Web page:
PREDICTING MARKET MOVEMENT USING MACHINE LEARNING

When J.P. Morgan was asked what the market will do he responded in three simple words. “It will fluctuate.” He has been proven correct time and time again. The answer we all want to know is will it fluctuate up or down. This article will take a look at using machine learning to get one step closer to that answer.

Collecting large quantities of data to manipulate for free is no simple task. Yet the more data a machine learning algorithm is fed the better it performs. For this reason I decided to find the most readily available data and try to create meaningful Machine learning algorithm around it. The data I selected is simple historical stock open and close prices for the S&P 500 from the 1950’s to this past week. This data is provided by Yahoo Finance as a CSV for all stocks and indices.

A graph of the S&P 500 is essentially all the data we have to work with. So what insights can we make from this? The first and second derivative are commonly used as indicators when dealing with functions. The first derivative is the instantaneous slope at any given point. The second derivative indicates concavity. If velocity is the first derivative acceleration is the second. The first derivative can be represented by taking the change in slope, or difference in price from the previous day. The second derivative is the difference in that price change.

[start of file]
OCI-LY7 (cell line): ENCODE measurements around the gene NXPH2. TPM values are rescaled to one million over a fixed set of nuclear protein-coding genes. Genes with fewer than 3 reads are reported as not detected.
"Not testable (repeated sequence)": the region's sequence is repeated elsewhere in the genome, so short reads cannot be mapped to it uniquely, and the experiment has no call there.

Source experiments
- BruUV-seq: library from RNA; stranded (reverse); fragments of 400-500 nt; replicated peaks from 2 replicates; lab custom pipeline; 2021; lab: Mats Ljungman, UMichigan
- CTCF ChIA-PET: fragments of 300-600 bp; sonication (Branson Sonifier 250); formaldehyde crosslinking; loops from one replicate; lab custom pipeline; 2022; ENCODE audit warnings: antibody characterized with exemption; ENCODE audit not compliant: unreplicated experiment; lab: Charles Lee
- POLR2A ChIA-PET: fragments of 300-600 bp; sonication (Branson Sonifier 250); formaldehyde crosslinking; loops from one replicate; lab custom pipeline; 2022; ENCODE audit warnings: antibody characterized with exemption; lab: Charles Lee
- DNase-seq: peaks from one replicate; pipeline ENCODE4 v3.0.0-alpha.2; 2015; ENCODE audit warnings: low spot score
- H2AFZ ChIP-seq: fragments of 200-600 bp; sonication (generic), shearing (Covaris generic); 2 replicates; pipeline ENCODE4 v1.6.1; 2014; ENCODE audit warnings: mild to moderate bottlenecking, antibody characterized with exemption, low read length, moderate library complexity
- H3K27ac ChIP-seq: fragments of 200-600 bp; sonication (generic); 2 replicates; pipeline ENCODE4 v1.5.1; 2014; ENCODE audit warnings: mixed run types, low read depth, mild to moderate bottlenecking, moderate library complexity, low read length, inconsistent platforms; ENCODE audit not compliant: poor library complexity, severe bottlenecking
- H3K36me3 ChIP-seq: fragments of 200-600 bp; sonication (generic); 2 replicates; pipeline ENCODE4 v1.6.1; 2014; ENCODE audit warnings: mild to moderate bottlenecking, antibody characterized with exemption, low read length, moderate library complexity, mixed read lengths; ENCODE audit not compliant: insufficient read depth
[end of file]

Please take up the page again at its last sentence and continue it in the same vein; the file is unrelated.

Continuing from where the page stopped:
We will be using one simple benchmarks to identify how well the algorithm is performing. The benchmark will be an entirely bullish outlook. Since 1950 if you assumed the S&P 500 would go up every day you would be correct 52.98% of the time. So for this algorithm, anything above 52.98% will be considered a win. That being said, lets shoot for the moon and try to be right 60% of the time.

The Machine Learning algorithm we will be using is Sklearn’s K-Nearest Neighbors python module. For those of you unfamiliar the K-Nearest Neighbors identifier works by taking a binary value assigned to acquired data and plotting it in an N-dimensional space. When new data is presented, the algorithm plots the new data and identifies the closest K points. The new point is then assigned to the value that the majority of its neighbors hold.

For this project I decided to start with information collected from the Adjusted close and a 30 day moving average. Below is a graph showing what the slopes of both of these look like over a one year period. The idea is that the Adjusted close, illustrated in red would more accurately capture the actual market trends while the moving average, in blue, would highlight the market trend overall.

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